Netbooks have become big news despite–or perhaps because of–the small packages they come in. Elsewhere we look at the current cream of the netbook crop (see “Top 5 Netbooks” [a chart] and “Top 5 Netbooks in Photos” [a slide show]), offer advice on what to look for in buying a netbook (see “Netbooks: All About the New Ultraportables“), and preview some of the the newest members of this category (see “Six New and Notable Netbooks” [another slide show]). But these devices didn’t spring fully miniaturized out of the head of Zeus. Today’s netbooks are the most recent in a long line of petite but increasingly functional computers. Too small to be laptops and too big to be handhelds, these machines have quietly evolved as vendors sought an identity and a market niche for them. Here are a few of the milestone systems along the way to the modern netbook.
1991 – Psion 3
Closer to an overpowered personal organizer than to a mini-laptop, the Psion 3 ran various programs and included a modem to handle dial-up Internet.
1996 – Toshiba Libretto 20
With a 6.1-inch display, a 486 processor, and Windows 95, the Libretto was cute and impressive for its time–and ten years later it earned an honorable mention in our article “The 25 Greatest PCs of All Time.”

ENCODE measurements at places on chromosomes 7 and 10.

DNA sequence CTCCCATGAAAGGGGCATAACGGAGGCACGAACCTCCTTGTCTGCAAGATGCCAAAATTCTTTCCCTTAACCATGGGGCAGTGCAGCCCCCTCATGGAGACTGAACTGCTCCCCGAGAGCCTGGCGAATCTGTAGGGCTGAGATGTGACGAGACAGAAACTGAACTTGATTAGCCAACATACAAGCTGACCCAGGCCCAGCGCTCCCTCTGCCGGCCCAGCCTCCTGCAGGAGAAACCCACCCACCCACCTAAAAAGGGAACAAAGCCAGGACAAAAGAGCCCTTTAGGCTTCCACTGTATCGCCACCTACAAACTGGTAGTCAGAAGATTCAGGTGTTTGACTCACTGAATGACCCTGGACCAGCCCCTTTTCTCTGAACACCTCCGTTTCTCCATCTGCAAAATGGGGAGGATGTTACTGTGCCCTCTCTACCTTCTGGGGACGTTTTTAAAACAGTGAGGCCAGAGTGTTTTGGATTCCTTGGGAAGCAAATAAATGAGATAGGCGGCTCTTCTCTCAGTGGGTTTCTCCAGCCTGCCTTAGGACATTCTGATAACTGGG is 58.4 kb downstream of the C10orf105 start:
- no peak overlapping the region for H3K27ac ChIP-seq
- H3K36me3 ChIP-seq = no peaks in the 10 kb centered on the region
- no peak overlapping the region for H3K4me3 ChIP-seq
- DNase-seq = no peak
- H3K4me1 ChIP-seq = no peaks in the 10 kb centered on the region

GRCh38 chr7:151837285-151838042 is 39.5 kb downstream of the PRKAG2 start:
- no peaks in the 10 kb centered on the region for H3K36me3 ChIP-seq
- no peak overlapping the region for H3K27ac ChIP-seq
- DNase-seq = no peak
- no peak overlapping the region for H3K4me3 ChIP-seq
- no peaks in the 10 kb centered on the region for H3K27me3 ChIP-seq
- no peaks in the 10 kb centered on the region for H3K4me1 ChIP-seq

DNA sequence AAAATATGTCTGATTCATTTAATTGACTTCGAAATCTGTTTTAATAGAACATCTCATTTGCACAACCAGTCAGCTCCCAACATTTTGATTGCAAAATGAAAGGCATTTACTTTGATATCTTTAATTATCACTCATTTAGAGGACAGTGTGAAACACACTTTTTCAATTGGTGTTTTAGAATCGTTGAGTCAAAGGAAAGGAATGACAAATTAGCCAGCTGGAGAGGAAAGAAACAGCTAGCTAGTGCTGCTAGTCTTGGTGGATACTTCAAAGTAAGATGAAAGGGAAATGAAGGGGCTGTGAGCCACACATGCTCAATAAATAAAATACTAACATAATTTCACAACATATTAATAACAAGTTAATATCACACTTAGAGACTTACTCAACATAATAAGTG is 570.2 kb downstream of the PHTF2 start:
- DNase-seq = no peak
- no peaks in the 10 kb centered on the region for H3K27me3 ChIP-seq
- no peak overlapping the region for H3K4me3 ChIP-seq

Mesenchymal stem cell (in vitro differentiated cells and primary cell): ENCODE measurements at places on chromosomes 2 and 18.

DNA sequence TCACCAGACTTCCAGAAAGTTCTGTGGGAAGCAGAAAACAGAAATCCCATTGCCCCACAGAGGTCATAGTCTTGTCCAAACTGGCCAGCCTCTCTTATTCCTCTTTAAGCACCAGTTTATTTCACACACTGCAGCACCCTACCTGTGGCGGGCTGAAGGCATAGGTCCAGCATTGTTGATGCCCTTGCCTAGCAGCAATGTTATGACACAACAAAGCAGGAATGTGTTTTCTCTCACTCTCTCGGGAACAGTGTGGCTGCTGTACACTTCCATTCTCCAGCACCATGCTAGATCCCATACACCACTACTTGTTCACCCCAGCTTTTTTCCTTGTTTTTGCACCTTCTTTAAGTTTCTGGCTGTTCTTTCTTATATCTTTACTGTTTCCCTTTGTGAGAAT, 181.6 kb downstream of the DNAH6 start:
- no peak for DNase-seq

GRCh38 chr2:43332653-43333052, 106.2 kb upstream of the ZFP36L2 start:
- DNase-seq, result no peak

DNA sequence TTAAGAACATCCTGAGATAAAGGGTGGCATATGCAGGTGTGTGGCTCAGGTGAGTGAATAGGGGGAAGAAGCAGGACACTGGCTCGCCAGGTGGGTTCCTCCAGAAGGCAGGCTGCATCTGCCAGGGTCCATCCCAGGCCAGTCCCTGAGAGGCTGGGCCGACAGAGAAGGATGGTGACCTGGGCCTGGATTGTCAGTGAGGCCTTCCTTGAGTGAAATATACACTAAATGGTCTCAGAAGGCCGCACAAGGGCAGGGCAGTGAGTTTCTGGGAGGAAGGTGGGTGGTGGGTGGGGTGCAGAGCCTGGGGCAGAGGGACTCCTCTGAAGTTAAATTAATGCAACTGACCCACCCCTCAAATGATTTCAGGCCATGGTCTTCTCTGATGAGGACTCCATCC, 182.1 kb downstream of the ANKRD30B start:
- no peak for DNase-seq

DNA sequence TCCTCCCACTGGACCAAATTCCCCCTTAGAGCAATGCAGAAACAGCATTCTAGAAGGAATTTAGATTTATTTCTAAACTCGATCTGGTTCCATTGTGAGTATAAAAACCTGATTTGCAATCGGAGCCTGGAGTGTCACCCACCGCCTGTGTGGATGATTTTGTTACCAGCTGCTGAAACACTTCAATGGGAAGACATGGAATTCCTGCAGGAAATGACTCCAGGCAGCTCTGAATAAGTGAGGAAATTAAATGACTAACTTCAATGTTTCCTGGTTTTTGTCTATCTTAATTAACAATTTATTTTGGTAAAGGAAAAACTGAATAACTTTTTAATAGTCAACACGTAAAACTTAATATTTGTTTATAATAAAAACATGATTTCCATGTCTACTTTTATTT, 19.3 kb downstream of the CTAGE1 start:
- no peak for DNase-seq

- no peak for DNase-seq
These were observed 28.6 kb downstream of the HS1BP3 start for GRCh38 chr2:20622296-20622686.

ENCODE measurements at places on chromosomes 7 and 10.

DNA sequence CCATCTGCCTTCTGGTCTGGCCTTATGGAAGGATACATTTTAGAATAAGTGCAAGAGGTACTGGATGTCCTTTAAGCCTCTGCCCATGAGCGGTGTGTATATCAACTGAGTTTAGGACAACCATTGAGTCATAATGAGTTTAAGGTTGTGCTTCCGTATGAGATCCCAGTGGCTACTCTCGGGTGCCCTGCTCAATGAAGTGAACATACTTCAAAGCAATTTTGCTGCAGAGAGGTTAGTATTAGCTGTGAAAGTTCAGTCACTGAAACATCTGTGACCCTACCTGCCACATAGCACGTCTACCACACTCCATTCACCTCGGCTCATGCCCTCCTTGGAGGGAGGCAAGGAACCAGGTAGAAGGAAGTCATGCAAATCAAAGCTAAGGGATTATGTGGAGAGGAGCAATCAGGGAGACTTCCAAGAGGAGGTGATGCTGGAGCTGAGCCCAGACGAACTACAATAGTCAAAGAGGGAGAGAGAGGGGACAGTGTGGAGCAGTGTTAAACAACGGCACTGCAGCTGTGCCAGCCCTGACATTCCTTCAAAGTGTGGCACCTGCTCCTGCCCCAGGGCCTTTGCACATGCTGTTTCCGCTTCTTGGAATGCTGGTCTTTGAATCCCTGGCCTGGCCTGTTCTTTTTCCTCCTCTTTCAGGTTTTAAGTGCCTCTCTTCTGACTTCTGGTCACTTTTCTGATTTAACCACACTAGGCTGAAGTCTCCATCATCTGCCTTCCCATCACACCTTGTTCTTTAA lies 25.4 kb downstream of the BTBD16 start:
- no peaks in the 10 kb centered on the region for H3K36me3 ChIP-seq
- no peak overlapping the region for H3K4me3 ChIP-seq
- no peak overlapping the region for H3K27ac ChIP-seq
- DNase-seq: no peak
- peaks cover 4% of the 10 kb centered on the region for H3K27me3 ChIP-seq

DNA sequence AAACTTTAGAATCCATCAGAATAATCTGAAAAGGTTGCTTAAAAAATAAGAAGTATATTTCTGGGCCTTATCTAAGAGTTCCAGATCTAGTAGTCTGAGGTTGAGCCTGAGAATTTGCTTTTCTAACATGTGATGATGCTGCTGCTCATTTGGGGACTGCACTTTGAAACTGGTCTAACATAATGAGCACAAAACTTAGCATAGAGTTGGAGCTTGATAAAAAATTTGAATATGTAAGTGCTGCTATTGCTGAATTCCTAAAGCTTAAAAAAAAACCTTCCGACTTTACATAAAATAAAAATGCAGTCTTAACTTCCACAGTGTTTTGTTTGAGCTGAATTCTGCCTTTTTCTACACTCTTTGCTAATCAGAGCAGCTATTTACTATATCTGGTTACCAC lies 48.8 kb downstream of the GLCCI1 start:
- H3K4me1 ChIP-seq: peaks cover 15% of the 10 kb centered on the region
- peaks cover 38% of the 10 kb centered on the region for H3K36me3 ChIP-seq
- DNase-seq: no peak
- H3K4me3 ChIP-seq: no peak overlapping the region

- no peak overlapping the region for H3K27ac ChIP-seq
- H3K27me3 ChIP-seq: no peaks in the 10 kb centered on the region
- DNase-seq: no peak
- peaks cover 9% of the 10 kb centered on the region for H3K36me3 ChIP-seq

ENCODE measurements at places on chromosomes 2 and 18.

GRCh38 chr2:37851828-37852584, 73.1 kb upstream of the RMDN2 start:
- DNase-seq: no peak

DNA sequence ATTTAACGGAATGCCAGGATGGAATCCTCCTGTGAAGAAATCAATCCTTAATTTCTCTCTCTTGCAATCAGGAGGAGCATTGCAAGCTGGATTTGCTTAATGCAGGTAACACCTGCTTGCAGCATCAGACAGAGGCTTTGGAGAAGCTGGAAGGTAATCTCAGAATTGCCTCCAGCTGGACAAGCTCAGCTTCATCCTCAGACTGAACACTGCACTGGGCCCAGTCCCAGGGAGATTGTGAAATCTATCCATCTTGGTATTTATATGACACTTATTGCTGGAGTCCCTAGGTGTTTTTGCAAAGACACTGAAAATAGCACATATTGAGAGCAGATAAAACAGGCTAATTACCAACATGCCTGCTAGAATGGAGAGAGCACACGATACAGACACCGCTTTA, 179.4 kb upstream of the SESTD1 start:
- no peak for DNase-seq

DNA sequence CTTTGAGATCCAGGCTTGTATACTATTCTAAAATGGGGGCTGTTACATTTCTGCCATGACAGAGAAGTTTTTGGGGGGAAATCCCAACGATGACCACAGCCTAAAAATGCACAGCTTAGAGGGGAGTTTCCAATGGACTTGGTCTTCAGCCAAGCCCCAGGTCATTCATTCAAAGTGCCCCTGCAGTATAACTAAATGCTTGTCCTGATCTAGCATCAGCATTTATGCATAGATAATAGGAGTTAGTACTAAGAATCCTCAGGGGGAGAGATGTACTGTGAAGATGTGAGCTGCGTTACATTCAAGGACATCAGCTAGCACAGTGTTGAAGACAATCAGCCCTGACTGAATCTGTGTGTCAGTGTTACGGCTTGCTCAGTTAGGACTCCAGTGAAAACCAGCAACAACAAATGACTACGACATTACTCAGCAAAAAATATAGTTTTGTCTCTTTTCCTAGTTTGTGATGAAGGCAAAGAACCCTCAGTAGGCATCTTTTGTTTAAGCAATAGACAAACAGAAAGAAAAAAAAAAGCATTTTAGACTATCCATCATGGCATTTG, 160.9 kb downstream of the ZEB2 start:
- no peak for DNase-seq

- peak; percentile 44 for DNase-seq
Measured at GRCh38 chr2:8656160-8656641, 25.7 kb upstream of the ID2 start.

1998 – Casio Cassiopeia
Running Windows CE 1.0, the Cassiopeia set new standards for tiny computers, with a 480-by-240 backlit LCD touch screen and a (relatively) usable keyboard.
1999 – Psion netBook
The Psion netBook sported a 7.7-inch VGA touch-screen display, accommodated an optional PC Card modem, and promised 8.5 hours of battery life.
2000 – HP Jornada 720
Like the Psion netBook, the HP Jornada had a StrongARM processor and long battery life, though its design was more svelte.
2004 – OQO Model 01
Not quite a notebook, not quite a tablet, and way more than a PDA, the OQO Model 01 set a new standard for miniaturization while still running full-blown Windows.
2004 – Sony VAIO X505
At the narrow edge of its wedgelike design, the VAIO X505 was actually thinner than today’s MacBook Air, and it ran Windows XP at a respectable clip while offering a comfortable keyboard layout.
2007 – Asus Eee PC 701
The current netbook craze began with the Asus Eee PC 701, which shipped with a tiny 7-inch display but could be had for less than $300.
For additional information about netbooks, check out these articles: